Sunday, 19 February 2012

A View to a Kill (1985)

I find it quite difficult to say very much about A View to a Kill; because nothing about it really stands out. It’s almost like they were trying to quietly sweep Roger under the carpet with out a fuss, in preparation for Timothy Dalton.

It all starts off very promisingly with a spectacular skiing sequence, very well shot and edited; which is then perfectly ruined by an inappropriate Beach Boys song. In no James Bond film is there ever call for a Beach Boys song. At least this is slightly atoned for by one of the better title songs, this time by Duran Duran; not so sure about the blacklight though.

What then follows is something about EMP-proof microchips, Russians (again), Silicon Valley and Max Zorin. Easily the best thing about AVTAK, Zorin is brilliantly brought to life by Christopher Walken. Whether he’s manic, calculated or making it up as he goes along, Walken’s performance is effortlessly cool. With 007 escaping again, most villains would scream “Get Him!!”; but Zorin’s “Get him” is very much “Well go on then, do I have to tell you what to do? What do I pay you for”; all said with the smallest gesture.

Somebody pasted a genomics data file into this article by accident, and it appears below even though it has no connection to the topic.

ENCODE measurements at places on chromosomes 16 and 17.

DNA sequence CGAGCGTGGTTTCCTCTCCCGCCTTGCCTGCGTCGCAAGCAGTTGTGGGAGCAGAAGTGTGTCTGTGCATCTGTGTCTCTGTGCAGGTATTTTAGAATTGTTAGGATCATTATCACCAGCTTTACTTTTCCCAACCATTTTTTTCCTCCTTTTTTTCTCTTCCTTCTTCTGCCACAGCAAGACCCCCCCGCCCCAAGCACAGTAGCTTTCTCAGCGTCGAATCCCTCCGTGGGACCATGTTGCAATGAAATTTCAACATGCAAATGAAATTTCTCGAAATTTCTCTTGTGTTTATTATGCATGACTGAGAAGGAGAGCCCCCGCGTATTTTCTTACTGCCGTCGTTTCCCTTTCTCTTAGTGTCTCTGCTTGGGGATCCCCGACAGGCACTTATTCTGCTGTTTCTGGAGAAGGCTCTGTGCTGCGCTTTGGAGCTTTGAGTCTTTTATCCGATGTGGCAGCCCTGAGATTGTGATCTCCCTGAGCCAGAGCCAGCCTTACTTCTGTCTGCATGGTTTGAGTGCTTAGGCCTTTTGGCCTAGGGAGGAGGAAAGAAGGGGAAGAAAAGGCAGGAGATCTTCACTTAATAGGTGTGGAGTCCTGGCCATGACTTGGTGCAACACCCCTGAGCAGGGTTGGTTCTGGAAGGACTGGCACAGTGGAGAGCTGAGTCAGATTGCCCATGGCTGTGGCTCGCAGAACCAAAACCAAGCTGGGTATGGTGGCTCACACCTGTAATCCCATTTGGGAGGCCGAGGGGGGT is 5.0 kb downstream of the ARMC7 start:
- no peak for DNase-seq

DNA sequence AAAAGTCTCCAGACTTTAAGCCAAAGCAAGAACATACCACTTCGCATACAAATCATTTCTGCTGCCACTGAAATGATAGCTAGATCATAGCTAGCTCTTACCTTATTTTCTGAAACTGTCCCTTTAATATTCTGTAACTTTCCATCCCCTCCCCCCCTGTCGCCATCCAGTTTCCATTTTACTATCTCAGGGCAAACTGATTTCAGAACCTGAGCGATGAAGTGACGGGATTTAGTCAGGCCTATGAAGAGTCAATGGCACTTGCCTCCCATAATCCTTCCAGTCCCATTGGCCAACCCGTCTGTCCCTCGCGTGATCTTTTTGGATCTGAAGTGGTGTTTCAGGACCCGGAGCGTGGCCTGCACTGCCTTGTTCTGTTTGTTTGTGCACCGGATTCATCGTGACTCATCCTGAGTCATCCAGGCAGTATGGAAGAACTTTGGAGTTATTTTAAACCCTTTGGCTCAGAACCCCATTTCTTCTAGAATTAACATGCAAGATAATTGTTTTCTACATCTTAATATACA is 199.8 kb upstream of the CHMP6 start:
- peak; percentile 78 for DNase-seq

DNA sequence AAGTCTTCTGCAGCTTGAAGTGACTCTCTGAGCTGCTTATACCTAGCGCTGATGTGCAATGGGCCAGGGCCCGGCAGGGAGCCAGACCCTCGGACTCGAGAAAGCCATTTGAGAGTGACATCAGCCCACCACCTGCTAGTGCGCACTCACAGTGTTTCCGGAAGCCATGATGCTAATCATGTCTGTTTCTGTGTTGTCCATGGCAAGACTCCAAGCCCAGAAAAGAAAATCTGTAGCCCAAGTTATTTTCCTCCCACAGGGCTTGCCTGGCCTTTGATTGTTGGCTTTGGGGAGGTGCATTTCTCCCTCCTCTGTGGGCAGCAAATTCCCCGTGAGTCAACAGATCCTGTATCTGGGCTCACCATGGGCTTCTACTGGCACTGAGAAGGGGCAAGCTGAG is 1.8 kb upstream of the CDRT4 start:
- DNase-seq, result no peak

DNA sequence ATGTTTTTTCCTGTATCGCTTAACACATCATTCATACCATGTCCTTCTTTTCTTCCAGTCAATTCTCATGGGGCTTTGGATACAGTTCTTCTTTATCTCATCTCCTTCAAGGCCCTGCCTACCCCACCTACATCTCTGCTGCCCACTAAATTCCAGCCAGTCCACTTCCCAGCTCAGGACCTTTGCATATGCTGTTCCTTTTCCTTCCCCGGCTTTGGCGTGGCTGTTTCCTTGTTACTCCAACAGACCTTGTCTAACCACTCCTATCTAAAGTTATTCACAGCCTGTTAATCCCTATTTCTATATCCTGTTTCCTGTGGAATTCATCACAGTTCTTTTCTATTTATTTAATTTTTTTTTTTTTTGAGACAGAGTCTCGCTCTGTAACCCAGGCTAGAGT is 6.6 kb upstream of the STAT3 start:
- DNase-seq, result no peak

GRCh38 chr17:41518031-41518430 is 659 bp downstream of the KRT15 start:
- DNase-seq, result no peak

In this way Zorin is almost an evil mirror image of 007: suave, confident, calm and will do whatever it takes to get the job done. Where Scaramanga was Bond’s equal in cunning and marksmanship, his personality was quite different. I think the way that Walken plays Zorin is perhaps a surprisingly accurate reflection of 007.

To balance this out, May Day is an out and out nutjob of a sidekick. Grace Jones is not just a scary hench-woman, she is a very scary human being. Not only does she look like a weird vicious cat, she has a really bonkers wardrobe to go with it; including a very inappropriate wrestling outfit!

Another highlight in a film that is so low-key you barely notice you’re watching it, is the impressive sequence on top of the Golden Gate Bridge. Stunt arranger Bob Simmons, in what would be his last film, once again demonstrates his ability to design very dramatic action sequences. I also liked the way that 007 only visited two locations rather than jetting off all over the place; and everything that happened at each of these locations followed some sort of logic; unlike most of Octopussy.

So I found something to say about A View to a Kill after all; Roger Moore barely breaks sweat until he is standing on top of the Golden Gate Bridge, or maybe he just appears to be so sedentary because Christopher Walken is so full of zing, or maybe it’s just because he’s 57! Time for a change?

Order of Preference so far: